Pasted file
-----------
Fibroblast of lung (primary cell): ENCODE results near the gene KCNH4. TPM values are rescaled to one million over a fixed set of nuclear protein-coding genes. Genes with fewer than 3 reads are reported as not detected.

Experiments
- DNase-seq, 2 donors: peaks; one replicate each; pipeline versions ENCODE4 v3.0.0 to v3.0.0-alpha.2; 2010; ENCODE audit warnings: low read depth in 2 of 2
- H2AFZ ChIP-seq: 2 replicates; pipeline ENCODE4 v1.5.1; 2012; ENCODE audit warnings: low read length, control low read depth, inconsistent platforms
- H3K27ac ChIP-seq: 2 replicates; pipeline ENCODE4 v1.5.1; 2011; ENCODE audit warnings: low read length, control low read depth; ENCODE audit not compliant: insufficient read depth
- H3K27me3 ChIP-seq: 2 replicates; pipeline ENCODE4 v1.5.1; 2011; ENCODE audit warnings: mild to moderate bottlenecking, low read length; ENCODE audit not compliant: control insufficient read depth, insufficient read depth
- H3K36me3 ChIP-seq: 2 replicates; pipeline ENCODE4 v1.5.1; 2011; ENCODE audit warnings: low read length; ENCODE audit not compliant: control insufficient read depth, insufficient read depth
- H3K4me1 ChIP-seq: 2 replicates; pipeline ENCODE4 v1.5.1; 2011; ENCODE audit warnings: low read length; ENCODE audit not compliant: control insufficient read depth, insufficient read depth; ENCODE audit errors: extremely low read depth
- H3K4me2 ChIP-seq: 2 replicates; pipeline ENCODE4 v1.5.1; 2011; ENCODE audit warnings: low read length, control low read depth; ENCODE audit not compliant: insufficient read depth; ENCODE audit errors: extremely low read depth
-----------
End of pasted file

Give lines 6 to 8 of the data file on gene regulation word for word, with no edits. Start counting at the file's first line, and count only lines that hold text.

- H3K27me3 ChIP-seq: 2 replicates; pipeline ENCODE4 v1.5.1; 2011; ENCODE audit warnings: mild to moderate bottlenecking, low read length; ENCODE audit not compliant: control insufficient read depth, insufficient read depth
- H3K36me3 ChIP-seq: 2 replicates; pipeline ENCODE4 v1.5.1; 2011; ENCODE audit warnings: low read length; ENCODE audit not compliant: control insufficient read depth, insufficient read depth
- H3K4me1 ChIP-seq: 2 replicates; pipeline ENCODE4 v1.5.1; 2011; ENCODE audit warnings: low read length; ENCODE audit not compliant: control insufficient read depth, insufficient read depth; ENCODE audit errors: extremely low read depth